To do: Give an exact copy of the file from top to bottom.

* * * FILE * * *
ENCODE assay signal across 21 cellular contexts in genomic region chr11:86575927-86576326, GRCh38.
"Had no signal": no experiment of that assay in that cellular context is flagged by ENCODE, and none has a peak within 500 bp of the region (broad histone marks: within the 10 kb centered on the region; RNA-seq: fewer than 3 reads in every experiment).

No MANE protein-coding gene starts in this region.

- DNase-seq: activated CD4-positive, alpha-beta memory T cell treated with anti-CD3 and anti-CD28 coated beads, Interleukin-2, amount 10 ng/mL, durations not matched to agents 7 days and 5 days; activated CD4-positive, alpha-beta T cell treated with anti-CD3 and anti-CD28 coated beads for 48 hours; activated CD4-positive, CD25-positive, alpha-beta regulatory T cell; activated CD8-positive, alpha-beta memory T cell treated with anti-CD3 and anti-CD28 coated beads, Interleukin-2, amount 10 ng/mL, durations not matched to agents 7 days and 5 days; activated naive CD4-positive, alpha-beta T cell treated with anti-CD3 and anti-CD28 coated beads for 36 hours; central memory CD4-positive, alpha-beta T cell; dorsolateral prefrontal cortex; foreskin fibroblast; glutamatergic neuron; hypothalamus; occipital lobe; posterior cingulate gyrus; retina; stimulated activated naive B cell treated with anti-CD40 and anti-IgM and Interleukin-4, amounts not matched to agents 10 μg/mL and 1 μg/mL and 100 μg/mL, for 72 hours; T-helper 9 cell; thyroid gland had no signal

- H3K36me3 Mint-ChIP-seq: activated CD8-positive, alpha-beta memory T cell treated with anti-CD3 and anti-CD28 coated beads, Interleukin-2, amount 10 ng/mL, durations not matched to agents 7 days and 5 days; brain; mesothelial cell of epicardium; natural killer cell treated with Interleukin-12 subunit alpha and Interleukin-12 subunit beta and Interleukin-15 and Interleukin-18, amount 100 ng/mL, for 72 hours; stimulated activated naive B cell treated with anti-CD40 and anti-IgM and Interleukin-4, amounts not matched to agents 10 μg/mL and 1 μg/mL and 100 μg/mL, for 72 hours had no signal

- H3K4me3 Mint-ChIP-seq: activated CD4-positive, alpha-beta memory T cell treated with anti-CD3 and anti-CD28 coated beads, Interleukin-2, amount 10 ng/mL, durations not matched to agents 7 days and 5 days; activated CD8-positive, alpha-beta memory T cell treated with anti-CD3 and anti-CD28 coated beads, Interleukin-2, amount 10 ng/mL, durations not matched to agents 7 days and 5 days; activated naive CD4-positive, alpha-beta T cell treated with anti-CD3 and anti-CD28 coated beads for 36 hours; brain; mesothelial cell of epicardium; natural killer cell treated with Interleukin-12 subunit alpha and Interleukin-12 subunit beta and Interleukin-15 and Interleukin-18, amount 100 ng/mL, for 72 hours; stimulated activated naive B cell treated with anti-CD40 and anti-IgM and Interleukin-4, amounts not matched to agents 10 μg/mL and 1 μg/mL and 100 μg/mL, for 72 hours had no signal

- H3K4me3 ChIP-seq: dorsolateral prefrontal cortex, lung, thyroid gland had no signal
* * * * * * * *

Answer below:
ENCODE assay signal across 21 cellular contexts in genomic region chr11:86575927-86576326, GRCh38.
"Had no signal": no experiment of that assay in that cellular context is flagged by ENCODE, and none has a peak within 500 bp of the region (broad histone marks: within the 10 kb centered on the region; RNA-seq: fewer than 3 reads in every experiment).

No MANE protein-coding gene starts in this region.

- DNase-seq: activated CD4-positive, alpha-beta memory T cell treated with anti-CD3 and anti-CD28 coated beads, Interleukin-2, amount 10 ng/mL, durations not matched to agents 7 days and 5 days; activated CD4-positive, alpha-beta T cell treated with anti-CD3 and anti-CD28 coated beads for 48 hours; activated CD4-positive, CD25-positive, alpha-beta regulatory T cell; activated CD8-positive, alpha-beta memory T cell treated with anti-CD3 and anti-CD28 coated beads, Interleukin-2, amount 10 ng/mL, durations not matched to agents 7 days and 5 days; activated naive CD4-positive, alpha-beta T cell treated with anti-CD3 and anti-CD28 coated beads for 36 hours; central memory CD4-positive, alpha-beta T cell; dorsolateral prefrontal cortex; foreskin fibroblast; glutamatergic neuron; hypothalamus; occipital lobe; posterior cingulate gyrus; retina; stimulated activated naive B cell treated with anti-CD40 and anti-IgM and Interleukin-4, amounts not matched to agents 10 μg/mL and 1 μg/mL and 100 μg/mL, for 72 hours; T-helper 9 cell; thyroid gland had no signal

- H3K36me3 Mint-ChIP-seq: activated CD8-positive, alpha-beta memory T cell treated with anti-CD3 and anti-CD28 coated beads, Interleukin-2, amount 10 ng/mL, durations not matched to agents 7 days and 5 days; brain; mesothelial cell of epicardium; natural killer cell treated with Interleukin-12 subunit alpha and Interleukin-12 subunit beta and Interleukin-15 and Interleukin-18, amount 100 ng/mL, for 72 hours; stimulated activated naive B cell treated with anti-CD40 and anti-IgM and Interleukin-4, amounts not matched to agents 10 μg/mL and 1 μg/mL and 100 μg/mL, for 72 hours had no signal

- H3K4me3 Mint-ChIP-seq: activated CD4-positive, alpha-beta memory T cell treated with anti-CD3 and anti-CD28 coated beads, Interleukin-2, amount 10 ng/mL, durations not matched to agents 7 days and 5 days; activated CD8-positive, alpha-beta memory T cell treated with anti-CD3 and anti-CD28 coated beads, Interleukin-2, amount 10 ng/mL, durations not matched to agents 7 days and 5 days; activated naive CD4-positive, alpha-beta T cell treated with anti-CD3 and anti-CD28 coated beads for 36 hours; brain; mesothelial cell of epicardium; natural killer cell treated with Interleukin-12 subunit alpha and Interleukin-12 subunit beta and Interleukin-15 and Interleukin-18, amount 100 ng/mL, for 72 hours; stimulated activated naive B cell treated with anti-CD40 and anti-IgM and Interleukin-4, amounts not matched to agents 10 μg/mL and 1 μg/mL and 100 μg/mL, for 72 hours had no signal

- H3K4me3 ChIP-seq: dorsolateral prefrontal cortex, lung, thyroid gland had no signal